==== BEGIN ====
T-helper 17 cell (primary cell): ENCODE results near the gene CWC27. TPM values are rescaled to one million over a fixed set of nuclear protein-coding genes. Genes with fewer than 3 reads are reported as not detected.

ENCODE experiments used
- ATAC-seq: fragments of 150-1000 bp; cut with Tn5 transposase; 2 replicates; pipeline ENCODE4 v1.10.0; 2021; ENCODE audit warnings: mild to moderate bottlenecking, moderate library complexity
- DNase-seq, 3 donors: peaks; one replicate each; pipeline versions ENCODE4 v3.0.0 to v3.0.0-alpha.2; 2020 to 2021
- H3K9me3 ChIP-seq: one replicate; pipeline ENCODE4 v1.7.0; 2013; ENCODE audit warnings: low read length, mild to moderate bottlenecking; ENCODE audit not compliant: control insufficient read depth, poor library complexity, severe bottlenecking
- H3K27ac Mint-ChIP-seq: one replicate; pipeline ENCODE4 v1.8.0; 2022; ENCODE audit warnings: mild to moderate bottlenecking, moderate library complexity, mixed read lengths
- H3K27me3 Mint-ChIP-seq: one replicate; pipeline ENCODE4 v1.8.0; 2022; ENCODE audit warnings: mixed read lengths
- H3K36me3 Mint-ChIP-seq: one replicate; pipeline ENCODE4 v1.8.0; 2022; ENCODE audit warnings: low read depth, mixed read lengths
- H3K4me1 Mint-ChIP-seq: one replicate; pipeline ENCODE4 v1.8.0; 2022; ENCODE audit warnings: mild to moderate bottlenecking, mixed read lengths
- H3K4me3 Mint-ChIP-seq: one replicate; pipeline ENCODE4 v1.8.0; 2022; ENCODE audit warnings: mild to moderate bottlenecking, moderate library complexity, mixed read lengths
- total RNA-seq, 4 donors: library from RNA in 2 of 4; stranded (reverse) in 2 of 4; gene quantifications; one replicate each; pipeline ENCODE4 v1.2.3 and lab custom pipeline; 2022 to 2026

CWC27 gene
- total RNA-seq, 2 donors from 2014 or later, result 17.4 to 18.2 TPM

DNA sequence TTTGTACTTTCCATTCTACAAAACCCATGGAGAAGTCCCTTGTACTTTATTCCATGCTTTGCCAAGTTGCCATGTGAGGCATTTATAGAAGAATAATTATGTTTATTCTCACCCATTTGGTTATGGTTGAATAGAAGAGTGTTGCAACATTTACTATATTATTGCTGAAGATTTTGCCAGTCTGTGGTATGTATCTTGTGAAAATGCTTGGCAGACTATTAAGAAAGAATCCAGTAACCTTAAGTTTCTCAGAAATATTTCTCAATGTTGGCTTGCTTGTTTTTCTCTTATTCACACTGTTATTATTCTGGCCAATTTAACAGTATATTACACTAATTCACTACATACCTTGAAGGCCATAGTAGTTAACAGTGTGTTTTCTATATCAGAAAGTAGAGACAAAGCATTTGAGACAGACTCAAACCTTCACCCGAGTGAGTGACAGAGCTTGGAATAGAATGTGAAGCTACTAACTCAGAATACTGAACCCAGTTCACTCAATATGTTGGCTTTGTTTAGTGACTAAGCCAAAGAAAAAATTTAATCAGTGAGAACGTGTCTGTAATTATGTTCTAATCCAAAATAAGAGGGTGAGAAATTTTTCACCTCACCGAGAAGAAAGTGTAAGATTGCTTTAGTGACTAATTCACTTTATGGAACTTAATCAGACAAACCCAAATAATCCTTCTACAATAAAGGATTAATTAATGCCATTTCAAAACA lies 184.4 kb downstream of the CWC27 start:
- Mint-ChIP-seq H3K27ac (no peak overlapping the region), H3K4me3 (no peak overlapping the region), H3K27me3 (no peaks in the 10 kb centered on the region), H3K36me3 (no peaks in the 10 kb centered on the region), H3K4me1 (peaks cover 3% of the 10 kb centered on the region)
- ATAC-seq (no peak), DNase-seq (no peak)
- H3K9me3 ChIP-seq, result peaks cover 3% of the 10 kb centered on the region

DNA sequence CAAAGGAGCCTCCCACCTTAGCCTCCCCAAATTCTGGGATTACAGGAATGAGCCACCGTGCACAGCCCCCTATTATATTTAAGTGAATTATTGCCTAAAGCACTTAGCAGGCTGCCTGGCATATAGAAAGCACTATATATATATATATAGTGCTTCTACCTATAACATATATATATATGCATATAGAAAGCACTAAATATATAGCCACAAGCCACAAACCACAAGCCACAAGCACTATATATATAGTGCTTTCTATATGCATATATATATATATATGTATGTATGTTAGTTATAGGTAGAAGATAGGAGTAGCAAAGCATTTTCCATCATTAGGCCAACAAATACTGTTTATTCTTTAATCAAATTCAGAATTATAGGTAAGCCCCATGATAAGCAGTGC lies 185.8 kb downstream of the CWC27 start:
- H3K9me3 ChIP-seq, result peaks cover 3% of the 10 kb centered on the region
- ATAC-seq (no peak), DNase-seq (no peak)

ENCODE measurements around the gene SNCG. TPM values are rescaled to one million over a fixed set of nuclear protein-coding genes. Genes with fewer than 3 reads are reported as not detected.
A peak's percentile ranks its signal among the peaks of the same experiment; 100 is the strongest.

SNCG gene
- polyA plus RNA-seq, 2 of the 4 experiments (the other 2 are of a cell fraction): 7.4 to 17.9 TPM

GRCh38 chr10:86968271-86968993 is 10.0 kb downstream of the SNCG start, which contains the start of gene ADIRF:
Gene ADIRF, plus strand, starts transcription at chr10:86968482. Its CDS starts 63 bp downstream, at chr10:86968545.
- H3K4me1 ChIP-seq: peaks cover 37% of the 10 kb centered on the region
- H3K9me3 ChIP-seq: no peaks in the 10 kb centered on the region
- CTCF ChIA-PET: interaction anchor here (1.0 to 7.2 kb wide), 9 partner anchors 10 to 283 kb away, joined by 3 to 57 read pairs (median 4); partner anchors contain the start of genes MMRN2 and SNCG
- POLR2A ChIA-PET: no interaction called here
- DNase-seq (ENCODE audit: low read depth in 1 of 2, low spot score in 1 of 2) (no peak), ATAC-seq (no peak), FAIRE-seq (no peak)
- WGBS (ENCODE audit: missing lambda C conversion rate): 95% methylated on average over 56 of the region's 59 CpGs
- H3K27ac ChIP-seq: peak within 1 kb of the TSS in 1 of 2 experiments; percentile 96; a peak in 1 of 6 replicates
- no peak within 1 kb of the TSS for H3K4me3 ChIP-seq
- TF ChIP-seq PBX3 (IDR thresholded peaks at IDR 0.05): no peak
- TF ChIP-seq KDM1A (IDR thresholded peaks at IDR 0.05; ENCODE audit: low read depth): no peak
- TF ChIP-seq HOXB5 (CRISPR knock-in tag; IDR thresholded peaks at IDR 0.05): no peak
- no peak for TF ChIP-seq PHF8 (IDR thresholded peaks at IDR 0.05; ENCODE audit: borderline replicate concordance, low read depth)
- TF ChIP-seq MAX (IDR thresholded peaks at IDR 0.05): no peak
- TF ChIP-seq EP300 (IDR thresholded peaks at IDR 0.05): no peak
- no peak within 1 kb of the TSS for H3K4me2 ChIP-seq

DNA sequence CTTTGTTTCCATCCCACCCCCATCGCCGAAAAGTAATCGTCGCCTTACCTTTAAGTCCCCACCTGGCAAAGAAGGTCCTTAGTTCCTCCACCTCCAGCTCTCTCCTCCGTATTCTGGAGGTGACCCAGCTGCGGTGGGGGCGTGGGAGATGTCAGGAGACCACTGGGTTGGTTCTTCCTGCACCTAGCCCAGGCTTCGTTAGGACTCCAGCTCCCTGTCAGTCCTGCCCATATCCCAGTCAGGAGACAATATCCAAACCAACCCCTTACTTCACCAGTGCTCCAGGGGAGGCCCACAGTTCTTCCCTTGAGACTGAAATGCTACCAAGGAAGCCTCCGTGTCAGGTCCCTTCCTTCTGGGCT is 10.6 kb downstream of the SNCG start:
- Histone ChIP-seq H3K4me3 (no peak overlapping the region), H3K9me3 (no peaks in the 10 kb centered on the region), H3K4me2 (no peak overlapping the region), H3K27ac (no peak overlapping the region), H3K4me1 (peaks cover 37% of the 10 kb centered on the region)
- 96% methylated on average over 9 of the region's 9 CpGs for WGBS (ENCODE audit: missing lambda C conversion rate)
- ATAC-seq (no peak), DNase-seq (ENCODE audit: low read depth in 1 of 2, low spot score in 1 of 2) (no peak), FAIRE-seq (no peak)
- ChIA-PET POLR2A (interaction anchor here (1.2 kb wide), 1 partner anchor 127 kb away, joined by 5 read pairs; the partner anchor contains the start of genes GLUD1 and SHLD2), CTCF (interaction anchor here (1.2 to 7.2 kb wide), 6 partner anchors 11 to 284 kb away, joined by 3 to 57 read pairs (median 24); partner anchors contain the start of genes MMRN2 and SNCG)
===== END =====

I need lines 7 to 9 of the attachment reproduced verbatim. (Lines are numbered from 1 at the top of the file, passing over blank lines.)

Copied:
- H3K27me3 Mint-ChIP-seq: one replicate; pipeline ENCODE4 v1.8.0; 2022; ENCODE audit warnings: mixed read lengths
- H3K36me3 Mint-ChIP-seq: one replicate; pipeline ENCODE4 v1.8.0; 2022; ENCODE audit warnings: low read depth, mixed read lengths
- H3K4me1 Mint-ChIP-seq: one replicate; pipeline ENCODE4 v1.8.0; 2022; ENCODE audit warnings: mild to moderate bottlenecking, mixed read lengths